6. William Fleming, RHP, Baltimore Redbirds, (So., Wake Forest)

In six starts for the league co-champion Redbirds, Fleming gave up 22 hits and seven runs (four earned) with a 1.12 ERA. Before releasing a 90-93 mph fastball, he stands still on the mound, staring down at hitters who are looking up at his 6-foot-6, 205-pound frame. He has a mid-three-quarter delivery and tilts his body back slightly before coming forward with his release. He also throws his fastball at 90 mph with cutting action away from righthanded hitters. His offspeed is an 82-84 mph slider that breaks down in the zone. Fleming is poised in pressure situations and doesn't try to strikeout every hitter.

7. Carlos Lomeli, RHP, Bethesda, (So., St. Mary's)

Lomeli constantly moves his body with an almost twist-like delivery, making hitters adjust to each pitch. His fastball has average velocity at 88-92 mph, touching 93 mph at times and is thrown anywhere in the zone usually with mid-three-quarter action.He'll turn away from hitters and then come forward with his release. His fastball is most effective when it's down in the zone. Lomeli is more of a finesse pitcher than power pitcher, and he logged 37 strikeouts with only seven walks in 30.2 innings pitched for Bethesda. He allowed 22 hits, which led to six earned runs and a 1.76 ERA. His primary offspeed is a 76-79 mph changeup, which he throws on any count.

Delucia Dylan Courtesy Of Ole Miss

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8. Jahleel Sewer, OF, DC Greys, (Sr., Virginia State)

Sewer made the switch to the summer wood bat season with relative ease. Along with his .368 batting average for the Greys, his plate discipline was plus. He ended up with 29 walks versus 22 strikeouts and had 39 hits, including seven doubles, two triples and four home runs. He also stole 21 bases. Although not physically large by today's standards, he has very good bat speed and strong wrists, which leads to flashes of extra-base power. His defense in center field was aided by plus speed (6.60/60-yard), he gets good jumps on outfield fly balls and has an accurate throwing arm.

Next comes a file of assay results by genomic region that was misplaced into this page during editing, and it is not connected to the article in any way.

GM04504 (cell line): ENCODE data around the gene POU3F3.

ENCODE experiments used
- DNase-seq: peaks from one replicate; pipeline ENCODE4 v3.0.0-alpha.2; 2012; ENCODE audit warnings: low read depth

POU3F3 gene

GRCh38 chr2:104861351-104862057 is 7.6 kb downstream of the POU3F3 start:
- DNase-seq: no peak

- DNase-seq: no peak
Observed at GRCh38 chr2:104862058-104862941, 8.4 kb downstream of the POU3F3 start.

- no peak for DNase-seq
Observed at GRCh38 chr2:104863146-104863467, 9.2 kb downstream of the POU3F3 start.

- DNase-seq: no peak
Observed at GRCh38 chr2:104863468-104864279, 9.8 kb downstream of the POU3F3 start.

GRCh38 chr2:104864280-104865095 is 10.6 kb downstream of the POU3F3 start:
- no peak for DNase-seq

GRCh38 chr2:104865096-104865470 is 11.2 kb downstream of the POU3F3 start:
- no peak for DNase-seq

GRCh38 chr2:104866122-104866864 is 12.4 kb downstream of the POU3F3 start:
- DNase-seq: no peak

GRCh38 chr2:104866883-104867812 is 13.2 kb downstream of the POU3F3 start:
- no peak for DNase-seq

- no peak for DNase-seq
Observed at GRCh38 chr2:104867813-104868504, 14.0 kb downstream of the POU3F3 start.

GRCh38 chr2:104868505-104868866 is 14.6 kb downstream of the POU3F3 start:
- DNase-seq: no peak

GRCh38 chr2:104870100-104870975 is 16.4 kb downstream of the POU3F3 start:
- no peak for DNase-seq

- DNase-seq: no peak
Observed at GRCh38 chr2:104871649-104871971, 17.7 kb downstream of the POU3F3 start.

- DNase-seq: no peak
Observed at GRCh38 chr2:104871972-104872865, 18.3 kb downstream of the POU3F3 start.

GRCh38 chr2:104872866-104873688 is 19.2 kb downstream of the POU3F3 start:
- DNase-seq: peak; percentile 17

9. Mike YaSenka, RHP, Rockville, (Jr., Eastern Illinois)

YaSenka ended his second summer in Ripken play with a 3-1 record in five starts throwing an 88-93 mph four-seam fastball from a mid-three-quarter slot. His offspeed options are a 78-80 mph slider and 76-77 curveball with 11-to-5 break. He's also working to develop a two-seam fastball at 80-81 mph, breaking away to keep righties off-balance. YaSenka will be challenged to keep his offerings down in the zone and improve movement as he advances to the Division I level. He transfers to Eastern Illinois this fall after two years at Chesapeake College in Maryland.

10. Fox Semones, IF, Bethesda, (Jr., James Madison)

Semones's best tool is his plus speed (6.50/60-yard) and 3.30 first-to-second, helping him steal 15 bases in 32 games. He hit with a .283 BA and .458 OBP, scoring more runs (35) than he had hits (30). He walked 23 times. His adjustment to a wood bat on offense was positive, but he also racked up 29 strikeouts in 106 official at-bats in the process. He usually played second base and ended the summer with seven errors. His throwing arm and range are playable at either middle-infield position, but he sometimes over-extends his efforts on defense.